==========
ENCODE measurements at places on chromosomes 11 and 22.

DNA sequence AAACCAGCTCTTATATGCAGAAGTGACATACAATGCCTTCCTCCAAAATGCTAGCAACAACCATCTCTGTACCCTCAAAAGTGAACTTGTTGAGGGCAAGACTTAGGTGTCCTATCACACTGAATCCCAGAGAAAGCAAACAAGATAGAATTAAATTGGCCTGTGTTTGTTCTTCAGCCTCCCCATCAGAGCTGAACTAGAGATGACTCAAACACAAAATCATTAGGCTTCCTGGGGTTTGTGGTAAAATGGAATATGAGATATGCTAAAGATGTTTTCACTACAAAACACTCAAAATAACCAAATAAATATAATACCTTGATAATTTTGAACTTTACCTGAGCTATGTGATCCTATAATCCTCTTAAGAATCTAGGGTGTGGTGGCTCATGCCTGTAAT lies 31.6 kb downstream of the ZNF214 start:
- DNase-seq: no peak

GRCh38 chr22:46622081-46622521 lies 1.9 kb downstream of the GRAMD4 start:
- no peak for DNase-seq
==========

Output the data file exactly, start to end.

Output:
ENCODE measurements at places on chromosomes 11 and 22.

DNA sequence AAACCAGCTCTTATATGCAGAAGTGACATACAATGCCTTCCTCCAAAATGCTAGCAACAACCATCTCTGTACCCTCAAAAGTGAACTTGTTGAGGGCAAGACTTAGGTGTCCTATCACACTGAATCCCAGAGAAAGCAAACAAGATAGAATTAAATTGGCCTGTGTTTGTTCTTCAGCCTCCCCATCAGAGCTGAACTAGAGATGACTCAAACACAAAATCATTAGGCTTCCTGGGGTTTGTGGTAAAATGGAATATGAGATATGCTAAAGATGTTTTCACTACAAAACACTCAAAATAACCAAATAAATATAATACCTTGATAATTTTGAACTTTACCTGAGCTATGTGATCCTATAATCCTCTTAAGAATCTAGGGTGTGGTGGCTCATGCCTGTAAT lies 31.6 kb downstream of the ZNF214 start:
- DNase-seq: no peak

GRCh38 chr22:46622081-46622521 lies 1.9 kb downstream of the GRAMD4 start:
- no peak for DNase-seq